Tarnished plant bug, Lygus lineolaris.
This general feeder may occasionally infest lettuce. This bug sucks sap from the tender leaves. The injury shows as darkened sunken areas about 1/4" in diameter on the leaves near the top of the plants. Feeding in the heart can also cause the death of young leaves, which may then be degraded by soft rot. The tarnished plant bug is a mottled brownish bug about 1/5" long that hibernates in protected places. The eggs are inserted in the tender tissues of leaves and buds, and the young bugs or nymphs are yellowish-green and pass through five stages before becoming adult. The adults are good fliers, and often move into vegetable crops from feeding on hayfields or weeds. A recently introduced parasitoid of the tarnished plant bug, Peristenus digoneutis, attacks the nymphs of the tarnished plant bug on alfalfa and may help to reduce populations moving into vegetable crops.
Like wireworms, these insects attack the roots of many crops. The larvae of several species of white grubs, which are the immature forms of scarab beetles, may cause injury by feeding on the roots. The grub is white, "C" shaped, has six legs, and a brown head. The eggs are generally laid in grasslands, and damage to crops is, subsequently, greatest when they are planted on land that has recently been taken out of sod. Native species have a 2- to 3-year life cycle and most damage occurs the year after the adults are abundant and lay their eggs. Exotic species (Japanese beetle, oriental beetle, Asiatic garden beetle and European chafer) have annual life cycles and can be damaging any year in which there is adequate moisture for egg hatch. By not planting susceptible crops on newly plowed sod land, most of the injury can be avoided.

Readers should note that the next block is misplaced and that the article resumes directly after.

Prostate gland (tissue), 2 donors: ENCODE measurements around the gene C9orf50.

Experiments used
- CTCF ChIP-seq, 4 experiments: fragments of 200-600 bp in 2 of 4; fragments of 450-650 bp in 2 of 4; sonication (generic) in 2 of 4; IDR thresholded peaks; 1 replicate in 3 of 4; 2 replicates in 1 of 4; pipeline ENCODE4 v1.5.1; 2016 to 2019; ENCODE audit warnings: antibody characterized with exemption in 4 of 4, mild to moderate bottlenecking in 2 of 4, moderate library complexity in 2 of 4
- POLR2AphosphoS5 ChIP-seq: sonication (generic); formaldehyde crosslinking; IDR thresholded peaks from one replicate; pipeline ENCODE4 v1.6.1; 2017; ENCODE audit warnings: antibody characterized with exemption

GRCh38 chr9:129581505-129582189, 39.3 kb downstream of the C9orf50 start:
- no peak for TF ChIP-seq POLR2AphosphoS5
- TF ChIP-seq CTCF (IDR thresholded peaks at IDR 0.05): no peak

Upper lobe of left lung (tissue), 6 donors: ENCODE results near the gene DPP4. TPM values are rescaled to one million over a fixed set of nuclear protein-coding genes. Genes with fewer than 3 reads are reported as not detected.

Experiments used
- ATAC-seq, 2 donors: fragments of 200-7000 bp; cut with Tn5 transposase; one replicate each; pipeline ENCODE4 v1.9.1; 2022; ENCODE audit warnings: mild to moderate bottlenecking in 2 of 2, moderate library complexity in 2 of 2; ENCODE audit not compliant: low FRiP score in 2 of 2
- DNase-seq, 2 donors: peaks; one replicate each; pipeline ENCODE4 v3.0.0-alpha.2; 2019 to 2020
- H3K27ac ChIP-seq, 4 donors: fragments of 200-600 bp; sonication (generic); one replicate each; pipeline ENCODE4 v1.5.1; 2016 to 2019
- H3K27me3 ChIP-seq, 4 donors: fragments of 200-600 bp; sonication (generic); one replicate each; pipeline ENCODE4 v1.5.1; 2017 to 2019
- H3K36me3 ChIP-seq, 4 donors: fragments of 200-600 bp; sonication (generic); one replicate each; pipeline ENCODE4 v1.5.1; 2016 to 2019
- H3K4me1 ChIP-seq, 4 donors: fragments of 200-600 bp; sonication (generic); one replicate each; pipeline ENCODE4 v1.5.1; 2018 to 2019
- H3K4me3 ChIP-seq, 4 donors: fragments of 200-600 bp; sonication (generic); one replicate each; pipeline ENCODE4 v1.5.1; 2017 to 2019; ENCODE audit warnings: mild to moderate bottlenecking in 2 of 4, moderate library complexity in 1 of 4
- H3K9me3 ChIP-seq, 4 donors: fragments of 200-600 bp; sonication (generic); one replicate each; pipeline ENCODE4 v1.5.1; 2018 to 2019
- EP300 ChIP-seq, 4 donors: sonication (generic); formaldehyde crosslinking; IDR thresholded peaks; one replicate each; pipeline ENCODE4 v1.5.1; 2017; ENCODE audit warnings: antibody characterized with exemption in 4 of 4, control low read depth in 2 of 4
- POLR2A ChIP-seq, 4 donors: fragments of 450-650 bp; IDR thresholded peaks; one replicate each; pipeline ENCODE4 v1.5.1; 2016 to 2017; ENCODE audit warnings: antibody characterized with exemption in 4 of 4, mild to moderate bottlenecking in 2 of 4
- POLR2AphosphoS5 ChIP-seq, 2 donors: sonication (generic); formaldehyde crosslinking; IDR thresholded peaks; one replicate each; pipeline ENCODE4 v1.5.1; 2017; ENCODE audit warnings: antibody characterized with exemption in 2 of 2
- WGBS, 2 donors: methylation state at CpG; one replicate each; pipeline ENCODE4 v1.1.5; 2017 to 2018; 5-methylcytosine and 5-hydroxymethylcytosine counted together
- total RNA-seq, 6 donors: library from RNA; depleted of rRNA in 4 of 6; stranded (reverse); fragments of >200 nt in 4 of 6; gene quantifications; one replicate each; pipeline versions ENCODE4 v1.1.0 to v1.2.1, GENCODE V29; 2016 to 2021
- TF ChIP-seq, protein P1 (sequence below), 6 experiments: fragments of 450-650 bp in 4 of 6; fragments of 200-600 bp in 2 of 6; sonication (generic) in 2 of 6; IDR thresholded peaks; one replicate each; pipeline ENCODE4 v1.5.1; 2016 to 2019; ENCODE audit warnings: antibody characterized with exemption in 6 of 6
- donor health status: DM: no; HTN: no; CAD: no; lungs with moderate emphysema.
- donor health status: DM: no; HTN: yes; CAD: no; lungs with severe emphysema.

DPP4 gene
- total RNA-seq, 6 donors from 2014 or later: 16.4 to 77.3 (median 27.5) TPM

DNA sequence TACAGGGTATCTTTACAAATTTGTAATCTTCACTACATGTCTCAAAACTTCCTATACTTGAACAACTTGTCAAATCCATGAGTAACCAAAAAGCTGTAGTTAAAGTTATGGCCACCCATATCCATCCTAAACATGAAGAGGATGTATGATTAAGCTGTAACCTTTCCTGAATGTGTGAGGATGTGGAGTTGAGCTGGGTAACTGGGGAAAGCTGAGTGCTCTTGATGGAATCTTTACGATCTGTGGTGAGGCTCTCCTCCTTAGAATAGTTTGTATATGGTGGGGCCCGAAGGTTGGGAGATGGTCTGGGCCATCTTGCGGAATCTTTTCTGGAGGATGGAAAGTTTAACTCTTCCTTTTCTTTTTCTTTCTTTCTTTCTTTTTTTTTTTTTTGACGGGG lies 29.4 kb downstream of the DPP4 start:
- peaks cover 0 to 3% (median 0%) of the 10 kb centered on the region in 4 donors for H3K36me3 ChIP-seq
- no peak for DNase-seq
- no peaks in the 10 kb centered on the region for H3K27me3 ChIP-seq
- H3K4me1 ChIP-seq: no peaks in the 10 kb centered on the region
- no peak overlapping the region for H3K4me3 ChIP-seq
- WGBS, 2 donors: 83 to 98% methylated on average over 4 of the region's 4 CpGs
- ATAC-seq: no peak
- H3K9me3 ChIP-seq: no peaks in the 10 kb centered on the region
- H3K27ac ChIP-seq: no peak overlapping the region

These general feeders may also attack the roots of lettuce. These shiny, hard-skinned, wire-like larvae are the immatures of click beetles. Wireworms feed on seeds and roots, producing weak plants. Several species of wireworms are involved and, like the white grubs, are more injurious to crops planted on soil that is the first or second year out of sod. The corn wireworm, Melanotus communis, or the wheat wireworm, Agriotes mancus, usually occur in heavier organic soils and tend to disappear with continued cultivation. Light sandy soils favor the eastern field wireworm, Limonius agonus. Continued cultivation encourages this species. The presence of wireworms in soil may be detected with baits, such as a cut potato, a mixture of untreated wheat and corn seeds, or rolled oats, buried a few inches deep in the soil, marked with a flag, then dug up 2-3 weeks later. If present in large numbers, they may also be visible when the soil is turned over.
Wireworms are difficult to control with available insecticides. Some tactics which may reduce damage are: 1) delay planting for several weeks after plowing so that little food is available, 2) use plastic mulch between rows to heat the soil above the wireworms' preferred temperature.